- The Washington Times - Thursday, October 5, 2006

Until the introduction of the 2007 CX-7, Mazda has been forced to campaign in the light-truck and SUV segments with thinly disguised versions of its corporate partner Ford’s products. The Tribute owes its DNA to the Ford Escape and the B-Series pickup to the Ranger.

The CX-7, however, is all Mazda. Although with Ford’s release of the Edge, the two brands will again offer very similar vehicles, they will be based primarily on Mazda engineering rather than Ford’s. Stylish in appearance and skewed decidedly toward performance, the CX-7 is a midsize crossover that succeeds in fulfilling Mazda’s “zoom-zoom” mission.

Every CX-7 comes equipped with a 244-horsepower 2.3-liter turbocharged inline four lifted from the MazdaSpeed 6. Likewise the silky six-speed automatic with driver-shift mode is also taken from Mazda’s sporty flagship sedan. Well suited for this size wagon, the engine and transmission combo provide responsive, determined acceleration.

Most CX-7s will be front drivers, but for $1,700, all-wheel drive can be added. An intuitive system, it directs all engine output to the front wheels until it senses some wheel slip and then as much as 50 percent of power can be redirected to the rear wheels.

Strictly designed for foul weather as opposed to off-roading, the AWD makes no provision for a low-range gear. It’s engineered solely for added stability and more predictable handling on slippery pavement.

Fuel economy isn’t the best in segment, but it isn’t the worst either. In fact, it is about average. The Environmental Protection Agency rates it at 18 miles per gallon in town and 24 mpg on the open highway. This won’t motivate Sierra Club members to activate their emergency phone tree to send out the alarm, but a few similarly sized crossovers such as the six-cylinder Toyota Rav4 and the six-cylinder Hyundai Santa Fe do better in squeezing out an extra mile or two from each gallon of gasoline.

Because of the single engine/transmission package, the three different trim levels are just that: trim levels. The $24,310 Sport anchors the lineup, providing power accessories, air conditioning, cruise control, 18-inch wheels, four-speaker audio system with CD player and a 40/60 split fold-down rear seat. At $26,060 the Touring trim adds leather seating with front-seat heaters and power-adjustable driver’s seat.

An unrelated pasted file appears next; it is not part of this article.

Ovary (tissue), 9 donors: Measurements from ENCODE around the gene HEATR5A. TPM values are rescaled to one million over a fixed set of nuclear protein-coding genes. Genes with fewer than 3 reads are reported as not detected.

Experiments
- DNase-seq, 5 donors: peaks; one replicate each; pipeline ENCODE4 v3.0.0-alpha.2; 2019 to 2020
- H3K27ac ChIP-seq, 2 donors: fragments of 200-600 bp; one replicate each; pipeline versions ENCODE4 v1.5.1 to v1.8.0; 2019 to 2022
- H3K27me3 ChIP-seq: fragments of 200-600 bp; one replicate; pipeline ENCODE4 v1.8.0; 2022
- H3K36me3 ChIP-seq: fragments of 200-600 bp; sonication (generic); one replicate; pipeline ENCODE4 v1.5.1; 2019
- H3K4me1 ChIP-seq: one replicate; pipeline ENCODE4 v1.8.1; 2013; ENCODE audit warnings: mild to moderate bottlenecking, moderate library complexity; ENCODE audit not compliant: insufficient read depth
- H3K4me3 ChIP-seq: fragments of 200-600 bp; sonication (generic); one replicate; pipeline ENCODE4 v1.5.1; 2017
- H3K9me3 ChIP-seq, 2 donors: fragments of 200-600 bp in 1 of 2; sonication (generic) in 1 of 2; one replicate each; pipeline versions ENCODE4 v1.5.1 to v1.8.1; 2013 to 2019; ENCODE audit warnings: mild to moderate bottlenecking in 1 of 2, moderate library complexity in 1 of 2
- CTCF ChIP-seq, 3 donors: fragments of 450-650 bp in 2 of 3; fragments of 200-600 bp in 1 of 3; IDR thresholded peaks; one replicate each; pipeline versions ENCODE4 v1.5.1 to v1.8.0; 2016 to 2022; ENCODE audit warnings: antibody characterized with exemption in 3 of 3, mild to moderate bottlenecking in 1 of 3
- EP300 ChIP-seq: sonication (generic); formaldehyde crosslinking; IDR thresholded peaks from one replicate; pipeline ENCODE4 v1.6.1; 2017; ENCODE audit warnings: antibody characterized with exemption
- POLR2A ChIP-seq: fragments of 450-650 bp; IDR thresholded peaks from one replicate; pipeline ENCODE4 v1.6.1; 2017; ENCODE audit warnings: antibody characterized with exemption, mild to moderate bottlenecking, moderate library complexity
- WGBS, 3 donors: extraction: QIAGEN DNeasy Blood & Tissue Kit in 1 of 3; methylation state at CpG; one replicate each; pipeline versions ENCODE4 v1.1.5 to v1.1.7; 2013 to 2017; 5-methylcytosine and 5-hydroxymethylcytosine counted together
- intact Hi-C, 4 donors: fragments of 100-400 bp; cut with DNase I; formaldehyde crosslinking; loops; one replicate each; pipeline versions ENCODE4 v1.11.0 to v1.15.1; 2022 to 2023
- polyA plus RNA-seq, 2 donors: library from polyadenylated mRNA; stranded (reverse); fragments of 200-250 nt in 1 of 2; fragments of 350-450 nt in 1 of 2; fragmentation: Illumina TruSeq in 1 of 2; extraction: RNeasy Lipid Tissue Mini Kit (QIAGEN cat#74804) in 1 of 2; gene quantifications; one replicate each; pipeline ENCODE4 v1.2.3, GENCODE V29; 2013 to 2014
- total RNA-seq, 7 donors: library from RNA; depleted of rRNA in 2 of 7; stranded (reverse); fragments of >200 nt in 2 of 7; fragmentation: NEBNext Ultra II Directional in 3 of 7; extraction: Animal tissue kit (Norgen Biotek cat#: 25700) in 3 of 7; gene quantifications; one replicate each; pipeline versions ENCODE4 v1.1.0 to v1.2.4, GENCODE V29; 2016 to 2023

At the top of the CX-7 heap is the Grand Touring at $28,860. It adds automatic climate control, Grand Touring-specific leather seating, leather-wrapped steering wheel with piano black accents, xenon headlamps and aluminum alloy wheels.

With one simple checkmark, buyers can swell both content and the total price. The optional Technology Package tacks $4,005 to the bottom line. With it come extras such as a power moon roof, upgraded nine-speaker Bose surround-sound audio system, a DVD-based nav system with rear camera, remote start feature and an in-dash six-disc CD changer.

Safety features abound. Every CX-7 is equipped with front seat side-impact and full side-curtain air bags. Ventilated antilock disc brakes are behind each wheel. Traction control and electronic stability control are also standard.

A tire-pressure monitoring system keeps an eye on the air pressure in each tire.

A fully independent suspension makes life on the highway more carlike. Again, the architecture is derived from Mazda’s cars.

Unlike a number of competitors, the CX-7 underpinnings are a bit taut. A small percentage of comfort has been traded for tighter handling. Wallowing less in the turns than your typical crossover, the CX-7 corners with sporty aplomb.

Moreover, the steering is acutely responsive, delivering just the right amount of resistance based on speed and driver input. Stops are sure and straight as befits a sporty performer.

Although the rear seat will prove a little cramped for taller passengers, in general the cabin is roomy. Even 6-foot-plus drivers can stretch out behind the wheel. With the rear seat in place there is nearly 30 cubic feet of cargo space. Fold the entire seat down and it balloons to 59 cubic feet. The top-hinged liftgate provides a large opening and low liftover for loading and unloading cargo.

Logically arranged and sharply styled, the instrument panel is pleasing to the eye. The chiseled design employs texture and relief to create appeal. The three-pod gauge package looks as though it could have been lifted right out of the RX-8. There are plenty of cup holders and storage cubbies too.

The center console contains a storage area sufficiently large to tempt you to drop a pebble into it to see how long it takes to hit bottom. Mazda also took the time and energy to engineer the steering wheel so that the horn button is in its center where it always was before air bags.

Radiating tremendous curb appeal, the CX-7 looks as good as it drives. Its styling is forward-looking, yet not gimmicky. Its powertrain is more than competent, delivering enthusiastic performance.

Mazda has done an admirable job of blending SUV convenience with an agility that simply can’t be found in many of its competitors. Mazda bills itself as a maker of sporty cars. The CX-7 adds a crossover to its resume of sporty vehicles.

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